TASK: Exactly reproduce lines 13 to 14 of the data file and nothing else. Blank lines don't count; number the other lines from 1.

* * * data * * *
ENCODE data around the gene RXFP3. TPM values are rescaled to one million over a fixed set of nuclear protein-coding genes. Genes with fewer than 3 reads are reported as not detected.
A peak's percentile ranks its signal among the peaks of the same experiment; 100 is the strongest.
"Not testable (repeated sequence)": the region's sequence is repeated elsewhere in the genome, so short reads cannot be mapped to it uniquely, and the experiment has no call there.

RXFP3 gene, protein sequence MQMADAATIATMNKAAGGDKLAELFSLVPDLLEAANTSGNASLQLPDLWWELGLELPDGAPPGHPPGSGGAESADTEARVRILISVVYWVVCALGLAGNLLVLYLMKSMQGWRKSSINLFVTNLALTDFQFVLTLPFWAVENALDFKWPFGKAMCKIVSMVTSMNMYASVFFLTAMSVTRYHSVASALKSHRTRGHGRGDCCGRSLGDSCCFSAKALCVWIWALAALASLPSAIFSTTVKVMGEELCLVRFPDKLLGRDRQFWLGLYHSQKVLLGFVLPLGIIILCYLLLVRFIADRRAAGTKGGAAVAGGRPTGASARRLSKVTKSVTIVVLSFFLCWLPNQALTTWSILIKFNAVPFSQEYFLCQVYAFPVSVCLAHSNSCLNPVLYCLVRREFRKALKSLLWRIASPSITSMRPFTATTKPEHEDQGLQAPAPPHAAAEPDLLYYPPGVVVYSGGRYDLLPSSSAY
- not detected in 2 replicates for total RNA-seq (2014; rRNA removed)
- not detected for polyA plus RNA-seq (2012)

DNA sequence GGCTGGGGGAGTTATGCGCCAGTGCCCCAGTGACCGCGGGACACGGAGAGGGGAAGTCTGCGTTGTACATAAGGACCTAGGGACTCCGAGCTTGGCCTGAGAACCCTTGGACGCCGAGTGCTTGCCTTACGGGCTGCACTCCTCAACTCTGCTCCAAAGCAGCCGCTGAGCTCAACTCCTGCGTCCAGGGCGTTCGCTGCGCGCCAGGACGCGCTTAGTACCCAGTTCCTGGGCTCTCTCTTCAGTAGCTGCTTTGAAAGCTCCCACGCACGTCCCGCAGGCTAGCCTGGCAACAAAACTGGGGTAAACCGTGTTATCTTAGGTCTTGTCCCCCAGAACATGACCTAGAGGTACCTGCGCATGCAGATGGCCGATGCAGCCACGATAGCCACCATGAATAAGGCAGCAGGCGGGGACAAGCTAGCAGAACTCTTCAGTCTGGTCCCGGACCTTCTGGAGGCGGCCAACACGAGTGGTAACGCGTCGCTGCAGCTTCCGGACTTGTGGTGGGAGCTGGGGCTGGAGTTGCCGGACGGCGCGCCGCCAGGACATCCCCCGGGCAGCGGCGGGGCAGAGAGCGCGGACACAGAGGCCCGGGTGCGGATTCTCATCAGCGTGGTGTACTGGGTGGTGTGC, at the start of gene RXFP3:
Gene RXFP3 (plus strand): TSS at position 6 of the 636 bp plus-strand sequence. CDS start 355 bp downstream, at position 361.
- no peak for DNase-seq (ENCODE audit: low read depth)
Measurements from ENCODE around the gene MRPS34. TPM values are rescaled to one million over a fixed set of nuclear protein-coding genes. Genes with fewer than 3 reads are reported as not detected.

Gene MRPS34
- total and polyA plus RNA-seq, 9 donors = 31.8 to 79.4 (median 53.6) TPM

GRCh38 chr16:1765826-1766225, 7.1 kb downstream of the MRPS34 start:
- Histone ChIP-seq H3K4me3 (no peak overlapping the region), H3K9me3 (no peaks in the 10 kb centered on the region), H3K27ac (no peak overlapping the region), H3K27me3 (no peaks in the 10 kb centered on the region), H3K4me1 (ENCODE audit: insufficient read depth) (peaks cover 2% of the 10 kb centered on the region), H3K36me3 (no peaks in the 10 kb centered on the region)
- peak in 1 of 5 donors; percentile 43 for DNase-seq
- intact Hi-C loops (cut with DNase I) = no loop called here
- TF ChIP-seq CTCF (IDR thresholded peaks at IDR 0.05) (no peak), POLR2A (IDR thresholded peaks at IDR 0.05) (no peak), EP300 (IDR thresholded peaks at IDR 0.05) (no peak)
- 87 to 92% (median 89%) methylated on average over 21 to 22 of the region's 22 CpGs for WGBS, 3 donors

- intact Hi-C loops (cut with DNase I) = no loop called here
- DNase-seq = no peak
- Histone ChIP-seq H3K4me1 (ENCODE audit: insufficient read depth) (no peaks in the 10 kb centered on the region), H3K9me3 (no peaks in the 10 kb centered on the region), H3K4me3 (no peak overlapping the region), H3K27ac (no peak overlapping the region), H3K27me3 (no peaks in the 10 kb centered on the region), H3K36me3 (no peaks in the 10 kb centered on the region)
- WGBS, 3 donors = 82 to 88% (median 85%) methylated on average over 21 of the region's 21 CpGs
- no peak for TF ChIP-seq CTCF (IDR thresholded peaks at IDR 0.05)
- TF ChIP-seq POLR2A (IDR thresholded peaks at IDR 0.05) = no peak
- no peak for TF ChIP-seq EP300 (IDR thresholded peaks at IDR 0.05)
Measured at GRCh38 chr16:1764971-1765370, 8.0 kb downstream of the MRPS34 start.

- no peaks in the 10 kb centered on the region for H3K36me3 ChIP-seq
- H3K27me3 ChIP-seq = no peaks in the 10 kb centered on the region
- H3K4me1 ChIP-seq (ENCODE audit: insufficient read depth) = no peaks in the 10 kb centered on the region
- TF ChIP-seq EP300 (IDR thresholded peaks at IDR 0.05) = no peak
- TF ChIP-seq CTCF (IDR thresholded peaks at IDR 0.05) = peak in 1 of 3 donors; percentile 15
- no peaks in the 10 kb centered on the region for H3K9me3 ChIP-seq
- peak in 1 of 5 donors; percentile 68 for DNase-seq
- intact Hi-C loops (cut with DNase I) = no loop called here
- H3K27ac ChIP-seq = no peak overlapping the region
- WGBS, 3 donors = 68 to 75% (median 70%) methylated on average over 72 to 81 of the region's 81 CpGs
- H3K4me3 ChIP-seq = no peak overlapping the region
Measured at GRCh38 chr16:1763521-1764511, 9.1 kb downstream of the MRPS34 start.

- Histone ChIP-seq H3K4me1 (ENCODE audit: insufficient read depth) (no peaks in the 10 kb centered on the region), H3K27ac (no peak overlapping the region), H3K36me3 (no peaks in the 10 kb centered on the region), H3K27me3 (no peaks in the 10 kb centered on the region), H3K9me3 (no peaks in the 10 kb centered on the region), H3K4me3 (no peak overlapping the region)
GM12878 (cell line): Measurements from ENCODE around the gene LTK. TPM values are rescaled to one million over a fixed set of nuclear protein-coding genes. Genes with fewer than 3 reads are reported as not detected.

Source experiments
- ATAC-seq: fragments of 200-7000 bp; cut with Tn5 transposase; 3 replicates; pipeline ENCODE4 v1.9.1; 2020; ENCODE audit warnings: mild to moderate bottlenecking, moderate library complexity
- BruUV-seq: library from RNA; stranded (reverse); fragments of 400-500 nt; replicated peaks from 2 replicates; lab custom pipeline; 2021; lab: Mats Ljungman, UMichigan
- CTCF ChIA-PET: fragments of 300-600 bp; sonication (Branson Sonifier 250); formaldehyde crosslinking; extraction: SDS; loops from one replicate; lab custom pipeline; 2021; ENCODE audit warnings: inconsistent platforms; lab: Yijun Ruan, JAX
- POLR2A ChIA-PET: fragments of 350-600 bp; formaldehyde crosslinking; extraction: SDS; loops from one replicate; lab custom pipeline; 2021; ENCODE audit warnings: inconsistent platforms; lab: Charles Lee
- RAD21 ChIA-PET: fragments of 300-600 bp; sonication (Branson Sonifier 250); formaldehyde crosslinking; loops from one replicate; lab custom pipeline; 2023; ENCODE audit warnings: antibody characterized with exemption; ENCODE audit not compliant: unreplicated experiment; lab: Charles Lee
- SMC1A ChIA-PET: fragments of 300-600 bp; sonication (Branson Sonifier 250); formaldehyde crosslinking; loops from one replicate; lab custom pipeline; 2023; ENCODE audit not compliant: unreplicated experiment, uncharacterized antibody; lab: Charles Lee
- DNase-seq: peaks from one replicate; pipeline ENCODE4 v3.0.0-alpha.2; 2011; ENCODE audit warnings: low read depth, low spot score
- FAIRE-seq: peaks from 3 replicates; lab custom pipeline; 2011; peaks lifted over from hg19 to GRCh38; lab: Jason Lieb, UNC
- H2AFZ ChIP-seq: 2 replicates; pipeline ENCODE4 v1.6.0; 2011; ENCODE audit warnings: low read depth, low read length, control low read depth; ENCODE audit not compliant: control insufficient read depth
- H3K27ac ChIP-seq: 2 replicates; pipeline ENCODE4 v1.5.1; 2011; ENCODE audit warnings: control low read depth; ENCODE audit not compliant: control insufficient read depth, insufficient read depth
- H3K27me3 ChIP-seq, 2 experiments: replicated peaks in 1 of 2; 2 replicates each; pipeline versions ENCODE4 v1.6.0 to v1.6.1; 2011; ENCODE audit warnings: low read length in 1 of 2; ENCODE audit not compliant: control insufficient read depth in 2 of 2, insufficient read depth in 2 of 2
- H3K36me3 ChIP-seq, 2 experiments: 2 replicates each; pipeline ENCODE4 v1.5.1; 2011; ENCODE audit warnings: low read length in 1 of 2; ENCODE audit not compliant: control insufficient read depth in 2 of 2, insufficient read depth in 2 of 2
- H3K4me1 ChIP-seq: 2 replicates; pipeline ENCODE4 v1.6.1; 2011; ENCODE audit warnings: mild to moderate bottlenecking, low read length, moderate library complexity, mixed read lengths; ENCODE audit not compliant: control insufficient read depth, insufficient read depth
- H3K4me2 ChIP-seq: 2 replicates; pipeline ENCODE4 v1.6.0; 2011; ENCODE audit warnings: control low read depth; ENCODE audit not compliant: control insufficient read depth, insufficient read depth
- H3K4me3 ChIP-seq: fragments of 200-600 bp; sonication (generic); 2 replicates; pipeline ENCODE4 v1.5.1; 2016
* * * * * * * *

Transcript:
GRCh38 chr16:1765826-1766225, 7.1 kb downstream of the MRPS34 start:
- Histone ChIP-seq H3K4me3 (no peak overlapping the region), H3K9me3 (no peaks in the 10 kb centered on the region), H3K27ac (no peak overlapping the region), H3K27me3 (no peaks in the 10 kb centered on the region), H3K4me1 (ENCODE audit: insufficient read depth) (peaks cover 2% of the 10 kb centered on the region), H3K36me3 (no peaks in the 10 kb centered on the region)